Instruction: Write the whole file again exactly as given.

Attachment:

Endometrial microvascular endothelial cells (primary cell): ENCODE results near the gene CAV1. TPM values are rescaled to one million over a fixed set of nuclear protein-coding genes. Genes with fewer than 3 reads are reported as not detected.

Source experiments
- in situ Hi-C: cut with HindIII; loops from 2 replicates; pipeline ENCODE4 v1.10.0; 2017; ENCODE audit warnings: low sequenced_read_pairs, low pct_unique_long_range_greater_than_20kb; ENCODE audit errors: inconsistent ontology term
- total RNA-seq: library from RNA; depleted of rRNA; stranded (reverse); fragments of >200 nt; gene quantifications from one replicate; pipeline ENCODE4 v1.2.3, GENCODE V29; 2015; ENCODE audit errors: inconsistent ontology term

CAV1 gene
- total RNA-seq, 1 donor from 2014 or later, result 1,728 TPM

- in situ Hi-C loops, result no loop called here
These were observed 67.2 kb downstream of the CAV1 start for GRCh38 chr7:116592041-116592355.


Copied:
Endometrial microvascular endothelial cells (primary cell): ENCODE results near the gene CAV1. TPM values are rescaled to one million over a fixed set of nuclear protein-coding genes. Genes with fewer than 3 reads are reported as not detected.

Source experiments
- in situ Hi-C: cut with HindIII; loops from 2 replicates; pipeline ENCODE4 v1.10.0; 2017; ENCODE audit warnings: low sequenced_read_pairs, low pct_unique_long_range_greater_than_20kb; ENCODE audit errors: inconsistent ontology term
- total RNA-seq: library from RNA; depleted of rRNA; stranded (reverse); fragments of >200 nt; gene quantifications from one replicate; pipeline ENCODE4 v1.2.3, GENCODE V29; 2015; ENCODE audit errors: inconsistent ontology term

CAV1 gene
- total RNA-seq, 1 donor from 2014 or later, result 1,728 TPM

- in situ Hi-C loops, result no loop called here
These were observed 67.2 kb downstream of the CAV1 start for GRCh38 chr7:116592041-116592355.